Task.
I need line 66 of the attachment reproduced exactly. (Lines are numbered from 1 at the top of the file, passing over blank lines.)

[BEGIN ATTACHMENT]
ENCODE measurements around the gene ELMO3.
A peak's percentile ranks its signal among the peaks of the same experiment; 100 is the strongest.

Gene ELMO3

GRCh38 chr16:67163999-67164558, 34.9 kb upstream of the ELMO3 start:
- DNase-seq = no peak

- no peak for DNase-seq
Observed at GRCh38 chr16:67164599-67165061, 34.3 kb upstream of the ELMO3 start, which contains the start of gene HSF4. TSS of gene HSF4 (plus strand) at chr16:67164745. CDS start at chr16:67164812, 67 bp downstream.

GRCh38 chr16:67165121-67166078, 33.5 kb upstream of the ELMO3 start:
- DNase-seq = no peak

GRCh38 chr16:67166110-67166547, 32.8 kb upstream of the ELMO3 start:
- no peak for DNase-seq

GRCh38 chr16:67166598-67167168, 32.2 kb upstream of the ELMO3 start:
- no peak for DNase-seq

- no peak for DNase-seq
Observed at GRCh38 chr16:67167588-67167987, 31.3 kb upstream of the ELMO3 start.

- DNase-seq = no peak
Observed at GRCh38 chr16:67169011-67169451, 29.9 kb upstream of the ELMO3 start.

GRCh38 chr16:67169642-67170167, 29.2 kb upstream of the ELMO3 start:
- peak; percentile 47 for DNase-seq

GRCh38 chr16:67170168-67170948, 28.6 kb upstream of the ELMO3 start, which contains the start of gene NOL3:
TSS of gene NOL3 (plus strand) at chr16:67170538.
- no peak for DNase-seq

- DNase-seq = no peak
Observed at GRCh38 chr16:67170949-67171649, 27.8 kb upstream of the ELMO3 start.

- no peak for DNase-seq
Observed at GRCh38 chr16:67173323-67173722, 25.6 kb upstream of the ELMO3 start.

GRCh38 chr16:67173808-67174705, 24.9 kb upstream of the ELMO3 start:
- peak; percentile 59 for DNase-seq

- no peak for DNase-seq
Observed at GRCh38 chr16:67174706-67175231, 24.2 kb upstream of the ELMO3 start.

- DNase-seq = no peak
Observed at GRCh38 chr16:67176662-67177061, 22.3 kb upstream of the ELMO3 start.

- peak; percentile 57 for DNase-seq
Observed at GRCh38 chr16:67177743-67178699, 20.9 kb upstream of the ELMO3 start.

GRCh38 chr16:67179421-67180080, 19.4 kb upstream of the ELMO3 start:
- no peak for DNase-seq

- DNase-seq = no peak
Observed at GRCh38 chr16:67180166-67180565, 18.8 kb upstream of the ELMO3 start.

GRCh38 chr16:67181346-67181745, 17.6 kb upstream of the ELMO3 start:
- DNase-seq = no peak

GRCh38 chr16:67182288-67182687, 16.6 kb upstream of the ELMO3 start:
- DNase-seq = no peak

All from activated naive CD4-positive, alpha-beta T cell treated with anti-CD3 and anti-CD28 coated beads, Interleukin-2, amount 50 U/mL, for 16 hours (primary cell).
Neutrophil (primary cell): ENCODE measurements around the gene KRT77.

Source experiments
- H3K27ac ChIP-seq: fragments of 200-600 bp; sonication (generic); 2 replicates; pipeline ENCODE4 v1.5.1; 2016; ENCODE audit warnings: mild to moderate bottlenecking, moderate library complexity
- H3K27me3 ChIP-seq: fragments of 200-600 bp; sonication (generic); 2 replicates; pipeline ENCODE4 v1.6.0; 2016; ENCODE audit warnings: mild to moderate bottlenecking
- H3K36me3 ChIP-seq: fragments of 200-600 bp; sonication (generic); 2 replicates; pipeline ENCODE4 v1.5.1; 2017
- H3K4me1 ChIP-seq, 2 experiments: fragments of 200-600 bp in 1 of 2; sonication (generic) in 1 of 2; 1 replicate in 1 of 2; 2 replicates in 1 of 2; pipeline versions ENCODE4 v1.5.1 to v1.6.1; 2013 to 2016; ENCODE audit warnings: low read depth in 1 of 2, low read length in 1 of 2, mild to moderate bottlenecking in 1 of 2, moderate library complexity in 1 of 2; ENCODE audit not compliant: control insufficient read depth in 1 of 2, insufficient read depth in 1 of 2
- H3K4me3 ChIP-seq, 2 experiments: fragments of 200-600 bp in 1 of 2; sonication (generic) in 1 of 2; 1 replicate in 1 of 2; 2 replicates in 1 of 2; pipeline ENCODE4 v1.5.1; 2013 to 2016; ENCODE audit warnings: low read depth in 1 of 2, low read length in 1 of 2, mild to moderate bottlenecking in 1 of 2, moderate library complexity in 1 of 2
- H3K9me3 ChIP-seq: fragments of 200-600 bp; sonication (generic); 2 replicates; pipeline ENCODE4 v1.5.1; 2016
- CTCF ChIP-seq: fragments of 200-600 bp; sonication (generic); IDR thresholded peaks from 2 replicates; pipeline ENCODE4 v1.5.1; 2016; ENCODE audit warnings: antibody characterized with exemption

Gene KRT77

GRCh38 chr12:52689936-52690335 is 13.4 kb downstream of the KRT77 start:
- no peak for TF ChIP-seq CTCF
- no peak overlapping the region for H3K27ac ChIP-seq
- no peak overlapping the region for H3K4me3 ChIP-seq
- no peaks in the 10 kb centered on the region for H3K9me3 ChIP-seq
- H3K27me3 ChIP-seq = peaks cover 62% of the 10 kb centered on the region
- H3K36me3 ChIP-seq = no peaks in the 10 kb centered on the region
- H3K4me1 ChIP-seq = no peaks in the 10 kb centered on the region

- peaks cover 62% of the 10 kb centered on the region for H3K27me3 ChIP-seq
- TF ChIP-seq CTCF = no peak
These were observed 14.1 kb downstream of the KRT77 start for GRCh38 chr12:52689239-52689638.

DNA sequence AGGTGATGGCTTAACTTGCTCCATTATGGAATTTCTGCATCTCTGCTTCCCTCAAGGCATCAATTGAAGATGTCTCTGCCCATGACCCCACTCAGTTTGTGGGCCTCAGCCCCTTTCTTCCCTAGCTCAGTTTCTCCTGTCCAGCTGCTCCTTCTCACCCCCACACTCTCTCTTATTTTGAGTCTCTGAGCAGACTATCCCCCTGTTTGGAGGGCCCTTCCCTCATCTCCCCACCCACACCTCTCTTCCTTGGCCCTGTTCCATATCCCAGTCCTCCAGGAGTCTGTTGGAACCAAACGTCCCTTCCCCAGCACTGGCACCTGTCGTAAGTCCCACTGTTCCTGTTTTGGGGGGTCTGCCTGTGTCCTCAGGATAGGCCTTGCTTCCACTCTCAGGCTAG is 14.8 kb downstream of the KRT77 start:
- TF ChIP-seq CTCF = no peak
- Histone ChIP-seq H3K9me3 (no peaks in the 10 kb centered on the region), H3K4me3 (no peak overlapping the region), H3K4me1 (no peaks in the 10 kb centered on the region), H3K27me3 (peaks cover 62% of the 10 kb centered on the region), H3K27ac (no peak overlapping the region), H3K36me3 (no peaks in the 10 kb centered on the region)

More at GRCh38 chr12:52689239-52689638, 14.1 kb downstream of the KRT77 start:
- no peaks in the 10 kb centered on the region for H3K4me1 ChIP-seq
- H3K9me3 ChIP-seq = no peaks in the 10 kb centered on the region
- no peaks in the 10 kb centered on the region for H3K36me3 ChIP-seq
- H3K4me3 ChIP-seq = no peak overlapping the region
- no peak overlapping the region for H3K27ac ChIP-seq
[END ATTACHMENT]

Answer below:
- TF ChIP-seq CTCF = no peak